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Apple steps up its effort to emphasize its economic impact

04 May 2017

Cook announced the company's launch of a $1 billion fund to boost USA manufacturing jobs.

During the interview, Cook said Apple will reveal its first investments from the fund later this month.

US -based suppliers such as Corning, which provides glass for the iPhone and iPad, and 3M, which Apple calls on for adhesive materials, credit the company for 450,000 jobs.

"It's $1 billion of our U.S. money, which we have to borrow to get". He said Apple has already talked to a company in which it wishes to invest.

But it was the $1bn fund for advanced manufacturing jobs that took most of the attention. "We give back in job creation", Cook said.

Cook wants a notable tax break to bring home hundreds of billions of dollars that is sitting overseas and Trump wants companies to have access to this cash to re-invest in their businesses and create jobs.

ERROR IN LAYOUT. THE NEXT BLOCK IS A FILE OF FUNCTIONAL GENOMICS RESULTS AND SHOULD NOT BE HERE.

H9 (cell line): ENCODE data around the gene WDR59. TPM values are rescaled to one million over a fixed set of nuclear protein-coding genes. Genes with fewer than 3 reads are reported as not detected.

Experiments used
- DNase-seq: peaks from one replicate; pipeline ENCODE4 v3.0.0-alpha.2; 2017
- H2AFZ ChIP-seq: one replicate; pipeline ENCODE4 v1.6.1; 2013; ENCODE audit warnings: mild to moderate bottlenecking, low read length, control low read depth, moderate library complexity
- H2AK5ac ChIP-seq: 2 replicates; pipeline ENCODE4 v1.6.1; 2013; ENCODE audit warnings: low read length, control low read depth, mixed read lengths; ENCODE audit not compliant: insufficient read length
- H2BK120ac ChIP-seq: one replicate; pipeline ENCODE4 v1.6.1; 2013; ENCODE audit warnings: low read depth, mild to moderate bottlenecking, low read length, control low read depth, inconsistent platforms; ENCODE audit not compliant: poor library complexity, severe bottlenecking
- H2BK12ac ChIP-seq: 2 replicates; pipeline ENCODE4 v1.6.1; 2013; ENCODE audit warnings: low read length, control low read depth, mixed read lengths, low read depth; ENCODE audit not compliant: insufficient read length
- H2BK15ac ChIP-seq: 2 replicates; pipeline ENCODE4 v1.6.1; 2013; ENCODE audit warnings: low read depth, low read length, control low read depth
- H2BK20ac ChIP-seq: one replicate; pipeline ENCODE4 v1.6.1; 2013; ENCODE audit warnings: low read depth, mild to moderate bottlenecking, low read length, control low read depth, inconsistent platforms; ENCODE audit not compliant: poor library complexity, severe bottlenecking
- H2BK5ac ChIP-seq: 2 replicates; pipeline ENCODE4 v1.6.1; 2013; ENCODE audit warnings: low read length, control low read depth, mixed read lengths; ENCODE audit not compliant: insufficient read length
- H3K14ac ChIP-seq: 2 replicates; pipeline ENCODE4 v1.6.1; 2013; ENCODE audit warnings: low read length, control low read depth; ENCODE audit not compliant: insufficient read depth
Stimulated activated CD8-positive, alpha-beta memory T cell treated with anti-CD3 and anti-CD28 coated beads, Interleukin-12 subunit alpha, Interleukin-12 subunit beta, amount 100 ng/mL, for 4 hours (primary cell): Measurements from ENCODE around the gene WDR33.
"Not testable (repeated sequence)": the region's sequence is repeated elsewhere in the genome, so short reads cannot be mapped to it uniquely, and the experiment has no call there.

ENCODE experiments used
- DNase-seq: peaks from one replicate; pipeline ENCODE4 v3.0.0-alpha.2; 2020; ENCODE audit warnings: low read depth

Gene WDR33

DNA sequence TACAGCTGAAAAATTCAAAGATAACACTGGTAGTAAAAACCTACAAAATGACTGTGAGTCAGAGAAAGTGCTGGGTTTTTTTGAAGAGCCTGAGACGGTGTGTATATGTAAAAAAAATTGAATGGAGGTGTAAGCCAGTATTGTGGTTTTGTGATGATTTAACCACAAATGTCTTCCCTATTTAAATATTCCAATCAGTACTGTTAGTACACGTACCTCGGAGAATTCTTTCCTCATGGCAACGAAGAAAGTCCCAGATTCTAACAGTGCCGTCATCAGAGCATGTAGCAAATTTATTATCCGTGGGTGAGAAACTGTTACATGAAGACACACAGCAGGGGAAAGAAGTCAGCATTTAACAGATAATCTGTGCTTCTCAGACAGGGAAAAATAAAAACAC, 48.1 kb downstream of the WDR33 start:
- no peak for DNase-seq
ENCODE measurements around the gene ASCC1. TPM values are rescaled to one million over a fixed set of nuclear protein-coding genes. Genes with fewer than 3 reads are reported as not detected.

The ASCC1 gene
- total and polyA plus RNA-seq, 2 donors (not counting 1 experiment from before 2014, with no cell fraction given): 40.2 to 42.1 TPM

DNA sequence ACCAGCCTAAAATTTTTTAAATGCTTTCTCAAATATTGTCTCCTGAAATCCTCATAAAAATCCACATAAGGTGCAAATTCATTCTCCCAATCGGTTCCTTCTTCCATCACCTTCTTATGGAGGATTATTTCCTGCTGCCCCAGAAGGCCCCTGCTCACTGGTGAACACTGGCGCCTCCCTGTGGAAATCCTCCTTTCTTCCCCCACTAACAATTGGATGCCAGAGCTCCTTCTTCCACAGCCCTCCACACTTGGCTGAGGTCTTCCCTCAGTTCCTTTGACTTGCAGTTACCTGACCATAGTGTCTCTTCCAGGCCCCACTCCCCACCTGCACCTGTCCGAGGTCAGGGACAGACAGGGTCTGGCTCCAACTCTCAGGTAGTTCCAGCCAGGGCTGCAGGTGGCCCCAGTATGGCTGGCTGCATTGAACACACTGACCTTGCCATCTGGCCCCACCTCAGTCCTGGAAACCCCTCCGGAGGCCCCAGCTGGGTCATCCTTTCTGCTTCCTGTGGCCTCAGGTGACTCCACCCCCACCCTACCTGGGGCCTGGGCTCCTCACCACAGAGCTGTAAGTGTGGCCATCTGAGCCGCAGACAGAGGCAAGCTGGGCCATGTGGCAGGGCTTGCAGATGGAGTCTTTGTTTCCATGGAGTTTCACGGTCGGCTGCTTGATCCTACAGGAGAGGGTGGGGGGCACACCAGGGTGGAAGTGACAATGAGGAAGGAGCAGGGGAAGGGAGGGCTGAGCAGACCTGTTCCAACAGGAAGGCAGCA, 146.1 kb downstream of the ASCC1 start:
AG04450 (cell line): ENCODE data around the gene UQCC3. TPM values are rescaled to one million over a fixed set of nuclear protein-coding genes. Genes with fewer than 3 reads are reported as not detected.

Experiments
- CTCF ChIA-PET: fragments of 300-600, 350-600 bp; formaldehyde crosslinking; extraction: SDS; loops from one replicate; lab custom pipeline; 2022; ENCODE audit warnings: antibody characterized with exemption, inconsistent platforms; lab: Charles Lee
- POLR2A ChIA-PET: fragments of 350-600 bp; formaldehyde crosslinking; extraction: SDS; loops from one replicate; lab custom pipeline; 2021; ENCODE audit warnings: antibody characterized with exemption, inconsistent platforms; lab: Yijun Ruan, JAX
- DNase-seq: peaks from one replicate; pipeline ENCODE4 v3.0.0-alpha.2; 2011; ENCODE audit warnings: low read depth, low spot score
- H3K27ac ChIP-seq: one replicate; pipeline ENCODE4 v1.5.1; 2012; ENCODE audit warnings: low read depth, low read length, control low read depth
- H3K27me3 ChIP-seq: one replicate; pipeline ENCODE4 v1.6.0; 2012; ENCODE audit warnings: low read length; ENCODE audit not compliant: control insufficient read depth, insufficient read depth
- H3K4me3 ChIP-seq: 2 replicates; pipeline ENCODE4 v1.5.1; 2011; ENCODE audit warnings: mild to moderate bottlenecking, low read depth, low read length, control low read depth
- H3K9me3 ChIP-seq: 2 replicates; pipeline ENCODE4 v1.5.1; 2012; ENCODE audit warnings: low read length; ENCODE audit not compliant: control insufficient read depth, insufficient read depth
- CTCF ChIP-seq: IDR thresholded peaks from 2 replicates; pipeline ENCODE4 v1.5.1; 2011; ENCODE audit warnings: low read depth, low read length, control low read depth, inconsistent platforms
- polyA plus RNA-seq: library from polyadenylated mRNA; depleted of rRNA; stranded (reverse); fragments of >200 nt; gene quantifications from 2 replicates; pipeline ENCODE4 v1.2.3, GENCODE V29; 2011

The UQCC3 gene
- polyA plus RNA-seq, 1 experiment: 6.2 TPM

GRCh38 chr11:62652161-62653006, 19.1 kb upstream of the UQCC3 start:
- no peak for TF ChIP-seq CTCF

"Comprehensive tax reform is so important to this economy".

US trade deficit narrows in March
Trade figures also carry political implications as President Donald Trump seeks to revamp US trade deals with other countries. Other reports suggest US firms are benefiting from stronger economic growth around the globe, including in Europe and Asia.

The first investment of the new fund will be announced later this month, according to Apple.

"You look to find common ground; if you don't show up, I think that is the worst scenario because then you are quiet, and it doesn't do your cause any good".

Foxconn is the world's largest contract electronics maker and is best-known for assembling products for global brands such as Apple and Sony.

The move comes as Apple prepares for the roll-out of its next-generation iPhone later this year.

After all, Apple claims to have spent $50 billion to sustain 2 million jobs (at least 13,000 jobs are properly Apple's) across all 50 states in the union a year ago. This ostensible decision of the heart very clearly became something more strategic, as Cramer noted that while a billion is a big number, it's relatively tiny given Apple's liquid war chest, which now tops $250 billion in cash.

The tech giant has resisted the idea of bringing the cash home, because of disincentives in the USA tax code - it allows multinational firms to defer profits while they are held overseas but taxes income at up to 35 percent when repatriated.